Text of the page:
Members of the church thought that Paul took advantage of them. Some of the more powerful personalities in the church were using their influence to sway other members into believing things that were contrary to the teachings of Jesus and Paul.
Look closely at what Paul called out as things going on in the church. Selfishness, slander, sexual immorality and “eagerness for lustful pleasure” seemed to permeate the church. Paul, upon hearing this, had to do something and so he changed his travel plans to go to the church a third time. This was the nature of this church. I’m sure that the church had people who truly remained faithful to God, but they may have felt that they were the minority and felt powerless to do anything.
When a church starts to go down this path, the faithful members need to stand up and call out the sin in the church and work to remove it. This isn’t done out of spite or malice; it is done out of love for God and the church. Sometimes, a big dose of tough love is needed to cause people to wake up and realize the error of their ways. Once that occurs, repentance and restoration can take place and begin the healing and reconciliation processes to occur.
In my many years of serving the Lord, I have seen a lot of things that have shaken churches to their very foundations. These types of events that cause sin to flourish in a church don’t happen overnight. It is a slow and insidious process. I often think of it as rot and termites. At first you don’t see anything, but when you pull the facia away, you see the damage. Both have eaten away on the inside and just let the veneer remain. The only way to truly see what is going on in our churches is to be brave enough to pull the facia away and examine the insides. Once you begin to look closely, you and the rest of the body of believers can work to rebuild the church and remove the rot and decay that has taken hold.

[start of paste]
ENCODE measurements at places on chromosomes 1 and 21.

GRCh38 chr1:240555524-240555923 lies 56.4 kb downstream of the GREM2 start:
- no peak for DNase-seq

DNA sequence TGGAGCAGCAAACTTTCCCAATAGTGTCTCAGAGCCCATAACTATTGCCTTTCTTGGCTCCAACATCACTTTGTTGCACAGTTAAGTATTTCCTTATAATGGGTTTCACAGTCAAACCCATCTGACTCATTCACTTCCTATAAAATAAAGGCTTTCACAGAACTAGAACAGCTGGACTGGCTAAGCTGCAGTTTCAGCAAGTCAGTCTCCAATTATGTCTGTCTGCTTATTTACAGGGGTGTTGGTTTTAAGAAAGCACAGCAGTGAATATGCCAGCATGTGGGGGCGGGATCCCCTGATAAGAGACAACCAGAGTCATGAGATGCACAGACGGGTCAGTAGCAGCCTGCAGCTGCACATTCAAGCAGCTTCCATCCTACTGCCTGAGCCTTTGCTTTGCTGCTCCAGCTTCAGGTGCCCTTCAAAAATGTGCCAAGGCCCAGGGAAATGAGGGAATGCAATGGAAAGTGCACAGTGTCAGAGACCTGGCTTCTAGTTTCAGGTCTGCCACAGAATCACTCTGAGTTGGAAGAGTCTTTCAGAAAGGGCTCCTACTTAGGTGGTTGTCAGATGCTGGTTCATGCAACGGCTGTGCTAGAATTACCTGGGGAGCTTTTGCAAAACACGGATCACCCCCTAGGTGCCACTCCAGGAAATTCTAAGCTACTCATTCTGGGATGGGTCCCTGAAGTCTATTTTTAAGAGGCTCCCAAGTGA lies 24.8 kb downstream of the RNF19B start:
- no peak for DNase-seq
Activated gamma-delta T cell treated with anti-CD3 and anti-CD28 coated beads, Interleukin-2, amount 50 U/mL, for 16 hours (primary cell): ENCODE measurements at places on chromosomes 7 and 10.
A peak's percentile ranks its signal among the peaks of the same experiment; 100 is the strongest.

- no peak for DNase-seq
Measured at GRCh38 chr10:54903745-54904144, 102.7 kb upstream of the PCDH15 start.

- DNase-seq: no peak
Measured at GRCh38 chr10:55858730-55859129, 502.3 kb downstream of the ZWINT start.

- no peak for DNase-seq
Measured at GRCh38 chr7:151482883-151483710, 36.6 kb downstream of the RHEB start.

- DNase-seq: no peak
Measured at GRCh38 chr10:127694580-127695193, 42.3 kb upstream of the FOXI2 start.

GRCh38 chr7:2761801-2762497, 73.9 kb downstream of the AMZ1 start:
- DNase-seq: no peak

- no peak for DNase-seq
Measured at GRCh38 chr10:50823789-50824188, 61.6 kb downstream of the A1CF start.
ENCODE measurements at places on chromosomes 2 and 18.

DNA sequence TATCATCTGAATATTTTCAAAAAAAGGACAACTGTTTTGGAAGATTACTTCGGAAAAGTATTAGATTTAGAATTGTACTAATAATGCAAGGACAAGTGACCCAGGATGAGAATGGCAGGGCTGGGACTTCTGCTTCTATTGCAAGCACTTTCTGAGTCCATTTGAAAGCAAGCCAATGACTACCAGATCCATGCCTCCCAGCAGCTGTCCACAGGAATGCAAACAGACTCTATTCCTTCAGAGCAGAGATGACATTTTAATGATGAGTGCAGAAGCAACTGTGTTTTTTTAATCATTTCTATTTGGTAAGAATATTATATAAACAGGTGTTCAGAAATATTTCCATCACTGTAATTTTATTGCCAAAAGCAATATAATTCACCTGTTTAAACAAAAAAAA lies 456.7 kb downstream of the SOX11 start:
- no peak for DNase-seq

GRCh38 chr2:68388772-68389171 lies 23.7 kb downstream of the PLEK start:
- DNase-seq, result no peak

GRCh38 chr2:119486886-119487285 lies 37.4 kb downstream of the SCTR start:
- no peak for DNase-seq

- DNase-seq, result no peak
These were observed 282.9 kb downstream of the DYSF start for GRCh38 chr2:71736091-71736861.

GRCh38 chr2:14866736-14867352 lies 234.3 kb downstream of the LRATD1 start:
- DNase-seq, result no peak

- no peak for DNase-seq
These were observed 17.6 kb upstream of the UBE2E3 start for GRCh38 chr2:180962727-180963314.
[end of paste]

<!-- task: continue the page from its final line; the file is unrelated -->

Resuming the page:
So, I say this to each of you, “Be strong and be brave. Stand up for faith and fight the good fight.”
When you do that, you can truly stand firm in His grace and, like Paul, remove the rot and decay that has claimed your church. Don’t let strong personalities sway you as you and your fellow believers work to restore the church back to being the House of the Lord.
The grace of the Lord Jesus Christ be with your spirit.